Fostering a love for ballet and movement– Primary Steps on Demand for home educators
Part of our mission at The Royal Ballet School is to raise awareness of the benefits of dance and create opportunities for young people to engage with ballet and access high-quality creative dance education. Our accessible Primary Steps on Demand programme delivers on this mission, taking an innovative approach to the teaching of ballet, helping to develop students’ creativity and independent thinking skills while fostering a love for movement.
We spoke to Rosemary, a passionate home educator who implemented the programme into her children’s home education curriculum. Rosemary spoke of her experience with Primary Steps on Demand and how it has enhanced the home education journey for her children Rawdon and Sylvie, leading to her son joining the School’s Junior Associate Programme in Manchester.
You have two children whom you have home-educated. Can you tell us how you have integrated Primary Steps on Demand into your home education and dance journey?
Since lockdown, we started doing ballet at home because they used to do children’s ballet classes once a week for fun. But when lockdown hit, and then there were Zoom classes, I just thought I could do this more easily, and it’d be less stressful if I just taught them myself.
We already had a certain amount of dance in our home education. My daughter’s home-educated, and my son was home-educated for a certain period. When they were both at home, we would have all of our academic lessons and then dance so they could let off some steam and we could move. Now that my son is back in mainstream school and because we didn’t want to give up Primary Steps for him, we get up very early, have breakfast, and then do our ballet. Sometimes we do a syllabus class, and sometimes we do Primary Steps, which gets us moving before anything starts. By the time he goes to school, he’s already done a whole ballet class, which helps him concentrate. He works much better, having done that movement beforehand.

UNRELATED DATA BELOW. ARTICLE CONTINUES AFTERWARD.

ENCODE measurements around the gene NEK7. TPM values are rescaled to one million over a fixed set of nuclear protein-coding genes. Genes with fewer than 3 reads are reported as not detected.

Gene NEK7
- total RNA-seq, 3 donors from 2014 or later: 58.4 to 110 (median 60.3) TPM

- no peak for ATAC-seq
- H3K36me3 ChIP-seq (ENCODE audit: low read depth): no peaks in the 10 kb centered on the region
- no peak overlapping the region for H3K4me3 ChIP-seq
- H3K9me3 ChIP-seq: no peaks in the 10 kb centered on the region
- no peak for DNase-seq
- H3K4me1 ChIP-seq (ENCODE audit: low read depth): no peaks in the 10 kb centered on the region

How have you found teaching the programme as a home educator?
Before lockdown, I hadn’t had any specific dance teaching experience, but I danced a lot myself when I was younger, I did a lot of ballet, and then I was a personal trainer for a while, so they fitted together very well. Since lockdown, I’ve been teaching them ballet specifically and then Primary Steps, and it’s quite nice because it means I get a chance to dance with them as well.
With Primary Steps, we have qualified, wonderful teachers who are charismatic, and I can step back, and the children have somebody who’s not myself giving them their classes. The lesson plans are very clear, but in fact, the video classes are so well set out that you don’t even need to have read the plan to be able to follow the classes perfectly well. We can switch on and let it happen and just shepherd the children as you don’t have to do any technical teaching. I think it’s probably almost as easy to deliver the classes as a non-dancer than as a dancer.
Do you have a favourite aspect of Primary Steps on Demand?
I like the imaginative elements because, of course, in ballet, you need to do the same thing over and over again. For instance, you’re going to warm up with pliés and tendus, but each time, the children don’t realise that they’re doing the same thing as they imagine something different.
I really love the live music. Obviously, it’s not live once it reaches us because it’s recorded, but it feels live. The music’s lovely and fits the idea that when you’re being a tree, it feels like you’re growing and the wind’s blowing the branches around. You can really imagine what’s happening. We especially love Mr Sanders and his wonderful saxophone. In fact, every time there’s a class where the teacher says, ‘and Mr Sanders is playing music for us,’ the children all say, ‘Hooray, Mr Sanders!’